Katachi

British Go Journal No. 14. June 1971. Page 11.

Sakata, 9p

Katachi is Japanese for shape. An expression such as 'this is katachi' means the shape is good and effective. Good Go depends critically on understanding and use of katachi at all stages of the game.

Why is katachi so important? To achieve formations economically it is necessary to use every stone to its full, and so we must learn the key points in common shapes that occur in every game. An ability to recognise these key points quickly and certainly cannot fail to raise your strength.

One aspect of good katachi is that with such formations eye-making becomes much easier - the stones work together efficiently to make eyes and thus are resilient when attacked. Let us look at this in terms of very simple diagrams and work from them to less obvious positions.

Diagram 1





Diagram 2





Diagram 3





Dia 1. This position (known as ponnuki) is very efficient and strong, as the minimum number of stones has been used to make an eye.

Dia 2. After white 3, black 4 is a good move as it prevents white achieving the strong position of Dia 1. Now white's position is much weakened by the presence of black 4.

Dia 3. Moving one stage further back, black 1* occupies a vital point in this position, as would moves at A, B or C.
* [ BGJ had black 3. ]

Diagram 4






Diagram 5






Dia 4. What about this very common position? A little consideration shows that white 2 is a vital point, and so black 1 is almost unconditionally forcing - just as he intended.

Dia 5. White can never let black play at 1 in this position. You should see the analogy between this position and the proverb "Play hane at the head of two stones".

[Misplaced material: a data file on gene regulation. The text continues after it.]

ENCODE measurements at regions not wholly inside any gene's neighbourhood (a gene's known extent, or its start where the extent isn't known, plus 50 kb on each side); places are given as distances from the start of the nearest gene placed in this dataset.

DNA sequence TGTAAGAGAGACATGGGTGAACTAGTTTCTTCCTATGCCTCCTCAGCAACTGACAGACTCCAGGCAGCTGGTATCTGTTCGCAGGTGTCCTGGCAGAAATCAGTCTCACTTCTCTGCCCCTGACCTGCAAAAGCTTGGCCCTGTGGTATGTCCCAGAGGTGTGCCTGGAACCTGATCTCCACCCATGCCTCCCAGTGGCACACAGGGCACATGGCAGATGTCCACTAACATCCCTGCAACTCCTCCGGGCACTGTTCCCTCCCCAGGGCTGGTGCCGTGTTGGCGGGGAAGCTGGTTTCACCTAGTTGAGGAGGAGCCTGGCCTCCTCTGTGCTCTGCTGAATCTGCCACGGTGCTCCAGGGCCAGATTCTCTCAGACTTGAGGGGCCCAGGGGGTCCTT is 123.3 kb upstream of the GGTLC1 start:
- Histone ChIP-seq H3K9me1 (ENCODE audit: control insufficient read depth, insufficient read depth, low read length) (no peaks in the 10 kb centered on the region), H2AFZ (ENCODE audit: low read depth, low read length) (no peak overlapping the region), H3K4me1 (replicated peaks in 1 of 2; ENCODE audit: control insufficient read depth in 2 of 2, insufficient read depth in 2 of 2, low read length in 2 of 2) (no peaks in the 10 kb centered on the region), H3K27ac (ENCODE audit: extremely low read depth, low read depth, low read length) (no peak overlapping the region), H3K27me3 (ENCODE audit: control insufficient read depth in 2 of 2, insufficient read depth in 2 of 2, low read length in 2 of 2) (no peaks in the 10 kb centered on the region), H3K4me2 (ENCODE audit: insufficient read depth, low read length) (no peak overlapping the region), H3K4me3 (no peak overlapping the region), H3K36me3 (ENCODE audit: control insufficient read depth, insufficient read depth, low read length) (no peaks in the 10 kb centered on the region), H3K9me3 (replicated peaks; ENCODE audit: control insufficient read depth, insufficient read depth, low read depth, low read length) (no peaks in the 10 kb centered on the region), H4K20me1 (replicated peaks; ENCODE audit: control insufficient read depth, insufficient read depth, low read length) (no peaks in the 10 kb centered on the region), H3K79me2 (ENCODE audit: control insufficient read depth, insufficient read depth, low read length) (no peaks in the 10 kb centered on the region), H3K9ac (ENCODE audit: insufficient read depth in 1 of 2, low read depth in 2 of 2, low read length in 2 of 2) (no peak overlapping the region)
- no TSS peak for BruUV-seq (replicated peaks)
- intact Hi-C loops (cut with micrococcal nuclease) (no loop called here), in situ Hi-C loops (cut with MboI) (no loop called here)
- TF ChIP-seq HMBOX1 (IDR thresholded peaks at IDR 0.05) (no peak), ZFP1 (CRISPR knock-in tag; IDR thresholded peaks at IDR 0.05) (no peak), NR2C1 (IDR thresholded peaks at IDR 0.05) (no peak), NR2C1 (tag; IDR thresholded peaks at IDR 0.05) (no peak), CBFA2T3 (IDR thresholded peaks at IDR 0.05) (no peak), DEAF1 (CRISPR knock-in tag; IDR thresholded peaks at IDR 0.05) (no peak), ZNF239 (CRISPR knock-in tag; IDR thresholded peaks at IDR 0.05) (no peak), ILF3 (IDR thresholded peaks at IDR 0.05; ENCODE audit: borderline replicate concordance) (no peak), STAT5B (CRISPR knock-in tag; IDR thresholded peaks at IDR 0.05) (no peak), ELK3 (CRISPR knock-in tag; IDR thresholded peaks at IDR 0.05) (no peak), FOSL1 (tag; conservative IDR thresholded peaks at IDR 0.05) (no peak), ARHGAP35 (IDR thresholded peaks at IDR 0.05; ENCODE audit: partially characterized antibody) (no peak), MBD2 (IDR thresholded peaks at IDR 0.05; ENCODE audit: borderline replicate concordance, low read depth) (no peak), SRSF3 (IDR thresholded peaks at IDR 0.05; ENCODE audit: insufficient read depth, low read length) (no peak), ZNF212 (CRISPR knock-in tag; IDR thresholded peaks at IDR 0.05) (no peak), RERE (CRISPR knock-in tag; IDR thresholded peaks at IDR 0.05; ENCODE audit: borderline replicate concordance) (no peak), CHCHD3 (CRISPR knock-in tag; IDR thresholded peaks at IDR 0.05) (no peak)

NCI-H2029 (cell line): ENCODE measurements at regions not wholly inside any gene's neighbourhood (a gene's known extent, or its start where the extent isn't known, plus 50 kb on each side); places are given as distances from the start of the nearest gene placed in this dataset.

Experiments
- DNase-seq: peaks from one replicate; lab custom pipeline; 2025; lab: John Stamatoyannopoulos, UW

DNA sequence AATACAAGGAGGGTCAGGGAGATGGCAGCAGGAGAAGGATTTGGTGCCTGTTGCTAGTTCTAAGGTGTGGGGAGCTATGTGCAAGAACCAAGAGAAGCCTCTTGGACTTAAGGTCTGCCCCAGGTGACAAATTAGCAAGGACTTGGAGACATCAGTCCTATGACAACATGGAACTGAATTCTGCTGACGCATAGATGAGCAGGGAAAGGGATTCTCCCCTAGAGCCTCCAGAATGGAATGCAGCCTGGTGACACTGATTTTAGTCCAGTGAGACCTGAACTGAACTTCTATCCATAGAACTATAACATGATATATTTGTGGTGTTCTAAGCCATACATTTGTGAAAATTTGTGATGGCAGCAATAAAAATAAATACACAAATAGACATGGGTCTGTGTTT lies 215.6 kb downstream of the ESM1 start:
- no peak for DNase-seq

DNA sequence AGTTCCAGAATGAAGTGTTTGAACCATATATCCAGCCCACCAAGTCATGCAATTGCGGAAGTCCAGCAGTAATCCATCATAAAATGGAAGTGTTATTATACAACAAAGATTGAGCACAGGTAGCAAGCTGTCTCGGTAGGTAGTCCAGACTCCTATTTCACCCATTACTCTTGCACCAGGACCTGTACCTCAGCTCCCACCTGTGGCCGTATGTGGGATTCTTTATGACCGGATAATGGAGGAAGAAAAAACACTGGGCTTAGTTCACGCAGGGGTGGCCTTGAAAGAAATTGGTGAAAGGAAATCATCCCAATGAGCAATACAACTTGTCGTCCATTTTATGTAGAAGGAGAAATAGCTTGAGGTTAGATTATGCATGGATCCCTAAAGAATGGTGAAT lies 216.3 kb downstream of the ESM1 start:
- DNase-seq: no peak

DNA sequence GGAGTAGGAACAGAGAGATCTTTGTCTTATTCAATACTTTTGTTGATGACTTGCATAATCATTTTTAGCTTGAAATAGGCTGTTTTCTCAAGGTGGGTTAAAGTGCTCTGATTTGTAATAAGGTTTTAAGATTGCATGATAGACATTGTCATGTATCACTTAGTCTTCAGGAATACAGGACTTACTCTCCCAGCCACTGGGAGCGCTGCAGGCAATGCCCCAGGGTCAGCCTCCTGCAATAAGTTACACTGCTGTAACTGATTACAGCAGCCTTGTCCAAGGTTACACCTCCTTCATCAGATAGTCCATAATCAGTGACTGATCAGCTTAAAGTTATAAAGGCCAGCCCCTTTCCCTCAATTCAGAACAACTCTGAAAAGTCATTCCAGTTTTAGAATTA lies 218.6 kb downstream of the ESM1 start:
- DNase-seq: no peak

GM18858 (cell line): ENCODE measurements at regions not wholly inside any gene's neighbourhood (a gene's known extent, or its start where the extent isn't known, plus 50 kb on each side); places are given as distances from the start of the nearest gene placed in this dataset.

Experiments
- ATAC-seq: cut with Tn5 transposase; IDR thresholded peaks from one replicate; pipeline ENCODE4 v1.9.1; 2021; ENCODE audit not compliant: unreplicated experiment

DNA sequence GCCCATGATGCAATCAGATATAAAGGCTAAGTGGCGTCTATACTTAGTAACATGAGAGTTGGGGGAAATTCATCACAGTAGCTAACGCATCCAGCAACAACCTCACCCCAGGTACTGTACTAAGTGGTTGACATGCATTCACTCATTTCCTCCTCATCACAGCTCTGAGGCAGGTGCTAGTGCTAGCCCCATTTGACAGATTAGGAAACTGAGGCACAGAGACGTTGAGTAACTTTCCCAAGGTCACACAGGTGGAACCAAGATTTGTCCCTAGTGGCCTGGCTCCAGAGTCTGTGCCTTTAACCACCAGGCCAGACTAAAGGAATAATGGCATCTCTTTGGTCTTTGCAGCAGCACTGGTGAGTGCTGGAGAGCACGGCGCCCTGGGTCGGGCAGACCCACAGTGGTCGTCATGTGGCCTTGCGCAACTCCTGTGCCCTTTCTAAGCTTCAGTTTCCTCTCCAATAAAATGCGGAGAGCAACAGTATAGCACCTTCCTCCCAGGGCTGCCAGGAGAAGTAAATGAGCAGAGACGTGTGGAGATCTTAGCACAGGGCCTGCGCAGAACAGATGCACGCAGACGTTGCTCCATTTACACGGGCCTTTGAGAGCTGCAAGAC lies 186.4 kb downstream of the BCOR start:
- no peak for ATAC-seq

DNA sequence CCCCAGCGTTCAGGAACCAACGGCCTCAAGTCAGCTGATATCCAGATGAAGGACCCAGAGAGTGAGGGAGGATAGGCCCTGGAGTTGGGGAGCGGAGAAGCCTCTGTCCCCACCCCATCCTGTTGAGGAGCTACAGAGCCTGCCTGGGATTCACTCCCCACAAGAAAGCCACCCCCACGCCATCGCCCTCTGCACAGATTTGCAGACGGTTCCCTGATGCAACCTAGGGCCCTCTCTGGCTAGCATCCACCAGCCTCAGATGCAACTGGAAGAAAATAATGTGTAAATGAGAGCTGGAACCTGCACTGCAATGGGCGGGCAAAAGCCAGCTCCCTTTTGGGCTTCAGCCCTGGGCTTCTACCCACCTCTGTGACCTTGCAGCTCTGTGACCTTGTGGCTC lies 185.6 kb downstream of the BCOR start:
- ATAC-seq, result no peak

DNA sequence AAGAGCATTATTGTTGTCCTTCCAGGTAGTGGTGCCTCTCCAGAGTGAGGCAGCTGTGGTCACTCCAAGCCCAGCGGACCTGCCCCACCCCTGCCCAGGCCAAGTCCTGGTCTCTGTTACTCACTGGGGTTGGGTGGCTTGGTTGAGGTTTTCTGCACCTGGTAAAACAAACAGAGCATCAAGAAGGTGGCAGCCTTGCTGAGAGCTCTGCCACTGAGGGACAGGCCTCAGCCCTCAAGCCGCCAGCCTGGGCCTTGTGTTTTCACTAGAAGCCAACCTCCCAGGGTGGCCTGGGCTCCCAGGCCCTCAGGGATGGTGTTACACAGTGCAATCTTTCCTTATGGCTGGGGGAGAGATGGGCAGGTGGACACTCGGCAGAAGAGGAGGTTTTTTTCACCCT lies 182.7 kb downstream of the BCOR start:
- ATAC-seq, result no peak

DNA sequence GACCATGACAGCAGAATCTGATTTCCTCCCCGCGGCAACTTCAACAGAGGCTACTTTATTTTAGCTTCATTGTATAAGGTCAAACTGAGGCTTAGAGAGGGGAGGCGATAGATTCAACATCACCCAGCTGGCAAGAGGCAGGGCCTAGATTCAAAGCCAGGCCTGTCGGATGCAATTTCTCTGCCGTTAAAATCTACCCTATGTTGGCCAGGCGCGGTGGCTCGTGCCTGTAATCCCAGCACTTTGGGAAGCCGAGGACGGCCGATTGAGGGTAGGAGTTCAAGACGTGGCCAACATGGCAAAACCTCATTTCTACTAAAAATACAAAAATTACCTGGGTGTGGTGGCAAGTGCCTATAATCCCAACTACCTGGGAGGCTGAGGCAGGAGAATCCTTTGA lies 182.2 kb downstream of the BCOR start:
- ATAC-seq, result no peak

Diagram 6






Diagram 7






Dia 6. This position comes from a well-known joseki. Black 2 is one of the vital points - and a joseki continuation, although rather complicated.

Dia 7. In this case, however, black 1 is much too slow. White has already played one of the key points of the formation, so Black, if he wants to play for the outside, should play at A or B. Black's move is good when White's stone is at C.

Diagram 8









Diagram 9









Dia 8. White is severely attacked in this diagram by black 1, the 'eye-stealing' tesuji, and worse, he must give black sente for further attacks when he connects at 2. White should have played triangle' at 1 first.

Dia 9. White 1 is katachi, as it gives him the chance to play at A or at B and either way to make a second eye. These points are now miai, that is , white is certain to be able to play in one or the other of them and so secure life.

Try to apply these ideas in your next game - these shapes will almost certainly appear in it.

[Start]


This article is from the British Go Journal Issue 14
which is one of a series of back issues now available on the web.



Last updated Thu Jan 03 2013. If you have any comments, please email the webmaster on web-master AT britgo DOT org.